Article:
This development can only be characterized as ambivalent. On the one hand, full-time non-tenure-track positions at Rutgers represent much better working conditions than part-time lectureships. NTTs and T/TT faculty are, with TAs and GAs, in the same union bargaining unit, and recent contracts have won very significant pay increases, promotion ladders, longer contract lengths, job protections, and other benefits for NTTs. In aggregate, working conditions for teaching—and job prospects for new PhDs—are improved by a shift from part-time faculty to NTTs.3 On the other hand, no headway has been made at all in tenure lines. Since 2013, Rutgers has increased its undergraduate student body size some 17% while decreasing its T/TT faculty by 3%.4 Rutgers-New Brunswick has been the unchallenged Big 10 champion for contingent instruction overall, with a higher total proportion of part-time and full-time non-tenure-track faculty combined than any of these “peer” schools:

Purdue, UIUC, and UMD are not, of course, paradises for tenure either. But their casualization pattern is different from Rutgers’s: they rely heavily on graduate-student teaching.5

If we take all three of Rutgers’s campuses together and compare them to the whole group of 132 research universities with “Very High” research activity (R1s, as they are still usually known), Rutgers again emerges as one of the heaviest users of contingent faculty, surpassed among public universities only by Temple:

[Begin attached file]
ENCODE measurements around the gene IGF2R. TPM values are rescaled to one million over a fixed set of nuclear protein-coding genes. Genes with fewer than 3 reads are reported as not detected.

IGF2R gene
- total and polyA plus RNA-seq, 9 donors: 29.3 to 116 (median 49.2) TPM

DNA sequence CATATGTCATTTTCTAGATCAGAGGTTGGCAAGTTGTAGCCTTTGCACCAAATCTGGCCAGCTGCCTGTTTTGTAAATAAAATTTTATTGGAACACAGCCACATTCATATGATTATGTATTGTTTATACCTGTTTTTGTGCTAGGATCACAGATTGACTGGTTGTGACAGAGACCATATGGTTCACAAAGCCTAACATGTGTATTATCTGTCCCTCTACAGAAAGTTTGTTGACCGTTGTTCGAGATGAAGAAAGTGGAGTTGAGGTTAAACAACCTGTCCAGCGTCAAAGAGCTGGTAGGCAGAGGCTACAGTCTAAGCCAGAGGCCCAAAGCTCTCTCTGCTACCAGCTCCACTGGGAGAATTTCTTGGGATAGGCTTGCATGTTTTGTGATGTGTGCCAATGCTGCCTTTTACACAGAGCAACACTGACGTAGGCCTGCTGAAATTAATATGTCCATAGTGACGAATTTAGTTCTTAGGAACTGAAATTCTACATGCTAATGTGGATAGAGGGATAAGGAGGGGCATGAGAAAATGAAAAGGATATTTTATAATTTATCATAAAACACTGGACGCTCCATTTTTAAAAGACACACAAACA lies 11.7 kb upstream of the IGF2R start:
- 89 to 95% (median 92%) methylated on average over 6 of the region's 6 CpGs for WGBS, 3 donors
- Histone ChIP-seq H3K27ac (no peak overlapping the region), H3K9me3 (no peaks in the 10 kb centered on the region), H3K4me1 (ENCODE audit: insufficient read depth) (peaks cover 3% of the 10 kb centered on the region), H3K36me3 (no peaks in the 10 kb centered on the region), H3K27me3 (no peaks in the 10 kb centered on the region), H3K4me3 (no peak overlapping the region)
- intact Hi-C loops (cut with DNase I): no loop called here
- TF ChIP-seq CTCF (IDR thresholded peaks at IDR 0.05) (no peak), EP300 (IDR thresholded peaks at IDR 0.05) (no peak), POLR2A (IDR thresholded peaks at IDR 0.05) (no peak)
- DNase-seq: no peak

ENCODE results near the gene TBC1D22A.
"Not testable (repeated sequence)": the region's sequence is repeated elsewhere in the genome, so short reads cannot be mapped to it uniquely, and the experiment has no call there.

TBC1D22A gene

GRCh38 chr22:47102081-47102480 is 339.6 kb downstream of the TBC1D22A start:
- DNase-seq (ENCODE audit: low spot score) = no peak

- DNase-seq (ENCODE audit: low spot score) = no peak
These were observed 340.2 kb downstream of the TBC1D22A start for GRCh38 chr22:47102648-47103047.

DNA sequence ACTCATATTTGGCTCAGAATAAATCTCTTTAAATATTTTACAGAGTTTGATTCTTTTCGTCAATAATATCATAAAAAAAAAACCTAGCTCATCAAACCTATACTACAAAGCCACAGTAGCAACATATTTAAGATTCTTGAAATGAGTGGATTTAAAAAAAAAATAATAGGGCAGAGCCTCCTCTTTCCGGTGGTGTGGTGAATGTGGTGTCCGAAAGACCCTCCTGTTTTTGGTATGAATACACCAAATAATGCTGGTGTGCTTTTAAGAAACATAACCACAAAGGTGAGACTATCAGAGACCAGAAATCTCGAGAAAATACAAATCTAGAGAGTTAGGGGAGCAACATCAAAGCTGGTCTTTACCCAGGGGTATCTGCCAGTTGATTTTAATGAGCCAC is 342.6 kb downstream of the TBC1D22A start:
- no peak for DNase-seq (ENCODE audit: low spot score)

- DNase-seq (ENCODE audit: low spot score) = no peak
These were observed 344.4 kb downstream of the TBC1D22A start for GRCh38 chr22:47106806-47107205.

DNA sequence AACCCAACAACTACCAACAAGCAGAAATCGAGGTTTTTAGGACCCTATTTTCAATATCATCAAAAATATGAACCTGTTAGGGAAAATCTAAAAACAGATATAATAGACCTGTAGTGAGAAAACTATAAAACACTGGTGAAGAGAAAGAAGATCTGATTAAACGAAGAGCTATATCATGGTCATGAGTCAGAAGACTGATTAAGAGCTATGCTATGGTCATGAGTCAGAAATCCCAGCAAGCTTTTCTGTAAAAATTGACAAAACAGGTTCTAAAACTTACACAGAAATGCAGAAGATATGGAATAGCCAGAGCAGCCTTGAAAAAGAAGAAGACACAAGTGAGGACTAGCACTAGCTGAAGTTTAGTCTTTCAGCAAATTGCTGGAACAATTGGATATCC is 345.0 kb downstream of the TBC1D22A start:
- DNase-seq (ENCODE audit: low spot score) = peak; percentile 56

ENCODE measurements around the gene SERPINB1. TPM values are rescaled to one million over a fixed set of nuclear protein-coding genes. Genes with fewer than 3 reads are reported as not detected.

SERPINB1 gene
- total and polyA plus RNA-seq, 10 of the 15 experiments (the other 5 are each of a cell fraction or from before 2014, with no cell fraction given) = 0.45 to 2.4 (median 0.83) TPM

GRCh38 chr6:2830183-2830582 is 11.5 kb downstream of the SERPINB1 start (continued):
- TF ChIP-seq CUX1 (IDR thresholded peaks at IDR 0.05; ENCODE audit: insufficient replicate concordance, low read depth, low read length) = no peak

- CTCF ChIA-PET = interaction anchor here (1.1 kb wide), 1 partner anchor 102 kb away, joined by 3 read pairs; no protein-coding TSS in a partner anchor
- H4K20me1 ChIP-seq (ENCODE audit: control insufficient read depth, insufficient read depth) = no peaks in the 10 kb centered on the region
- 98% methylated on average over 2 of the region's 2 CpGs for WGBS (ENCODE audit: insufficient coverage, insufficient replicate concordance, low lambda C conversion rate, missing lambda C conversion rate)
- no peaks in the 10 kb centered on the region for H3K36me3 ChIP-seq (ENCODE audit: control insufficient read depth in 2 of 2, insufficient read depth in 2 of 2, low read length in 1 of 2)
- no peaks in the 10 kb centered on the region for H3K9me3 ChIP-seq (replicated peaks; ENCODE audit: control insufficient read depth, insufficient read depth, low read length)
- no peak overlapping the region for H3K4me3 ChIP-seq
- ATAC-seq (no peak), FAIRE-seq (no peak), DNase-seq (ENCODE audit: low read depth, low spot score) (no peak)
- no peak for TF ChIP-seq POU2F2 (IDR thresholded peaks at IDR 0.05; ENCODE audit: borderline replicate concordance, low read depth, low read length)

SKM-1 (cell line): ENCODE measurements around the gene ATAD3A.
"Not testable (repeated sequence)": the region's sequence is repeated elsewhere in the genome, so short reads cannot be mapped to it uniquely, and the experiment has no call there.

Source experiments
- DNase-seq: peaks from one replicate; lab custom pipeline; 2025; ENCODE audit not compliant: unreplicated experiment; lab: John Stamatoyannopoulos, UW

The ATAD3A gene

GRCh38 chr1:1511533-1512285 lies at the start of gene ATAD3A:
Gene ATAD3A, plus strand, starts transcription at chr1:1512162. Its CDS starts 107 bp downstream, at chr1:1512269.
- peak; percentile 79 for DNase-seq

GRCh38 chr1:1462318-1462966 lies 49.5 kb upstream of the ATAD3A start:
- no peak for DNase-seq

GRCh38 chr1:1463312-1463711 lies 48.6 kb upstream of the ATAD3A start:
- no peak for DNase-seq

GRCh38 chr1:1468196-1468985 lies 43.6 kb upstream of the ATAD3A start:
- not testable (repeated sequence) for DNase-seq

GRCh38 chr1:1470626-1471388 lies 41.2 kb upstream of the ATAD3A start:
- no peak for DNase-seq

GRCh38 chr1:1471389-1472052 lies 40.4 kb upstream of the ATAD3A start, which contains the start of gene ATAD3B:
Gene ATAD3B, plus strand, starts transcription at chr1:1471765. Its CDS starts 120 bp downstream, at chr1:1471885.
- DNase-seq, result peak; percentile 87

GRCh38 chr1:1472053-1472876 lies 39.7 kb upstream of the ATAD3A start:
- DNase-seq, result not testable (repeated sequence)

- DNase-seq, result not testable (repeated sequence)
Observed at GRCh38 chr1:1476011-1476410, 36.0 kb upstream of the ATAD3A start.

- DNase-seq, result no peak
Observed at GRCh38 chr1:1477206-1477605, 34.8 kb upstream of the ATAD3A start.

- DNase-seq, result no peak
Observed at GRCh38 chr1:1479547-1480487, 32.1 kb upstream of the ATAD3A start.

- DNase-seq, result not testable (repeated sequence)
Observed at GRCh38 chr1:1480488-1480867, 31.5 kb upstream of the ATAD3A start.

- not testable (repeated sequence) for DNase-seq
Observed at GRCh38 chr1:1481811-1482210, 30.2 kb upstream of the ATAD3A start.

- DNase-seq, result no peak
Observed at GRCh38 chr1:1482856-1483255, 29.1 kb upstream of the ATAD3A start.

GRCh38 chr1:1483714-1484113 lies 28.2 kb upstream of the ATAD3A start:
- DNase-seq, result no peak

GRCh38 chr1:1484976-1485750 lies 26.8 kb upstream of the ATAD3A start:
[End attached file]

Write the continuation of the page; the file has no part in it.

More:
R1 University

% PT/NTT

% T/TT

New York University

80.3%

19.6%

Drexel University

62.7%

25.3%

Temple University

62.4%

21.5%

Emory University

60.8%

38.9%

Rutgers University

59.8%

26.4%

Boston University

57.8%

17.1%

Florida International University

56.7%

25.4%

Columbia University

56.7%

21.3%

University of Pittsburgh-Pittsburgh Campus

56.4%

25.7%

Virginia Commonwealth University

55.9%

27.5%

The trend at Rutgers is clear: if things keep going as they have been in the last decade, casualization will continue, leaving, at most, a rump 25% of tenured faculty in place while ever more NTTs do ever more of the university’s work—assuming, of course, that full-bore adjunctification does not pick up steam once again. Part-time faculty remain, after all, the largest and most-exploited group of instructors at Rutgers.

But the rise of NTTs—which, though acute at Rutgers, is common across all of higher education and especially research universities—is very significant, just because it is not as obviously scandalous as adjunctification.6 It is possible for managers—and anyone else with an interest in diminishing the security, dignity, and power of higher-education faculty—to pretend that these comparatively good jobs are good enough for doing all the work of the university. It does not diminish the work NTTs do or my union’s very significant advances in improving NTT working conditions to say that the transition to majority-non-tenurable full-time faculty is a bad outcome. It is a recipe for hollowing out the remnants of academic freedom and cementing the managerial university for good. Most obviously, NTTs as a whole teach more and are paid less than T/TT faculty. Yet even if true equal pay for equal work were achieved, though this would be an enormous improvement in the quality of work at Rutgers, NTTs would still, by definition, lack tenure. They lack true academic freedom, and they enter into university governance with management on very unequal terms; indeed, this disempowered status explains NTTs' inferior pay. And as long as the tiered system exists, all faculty members' academic freedom is precarious.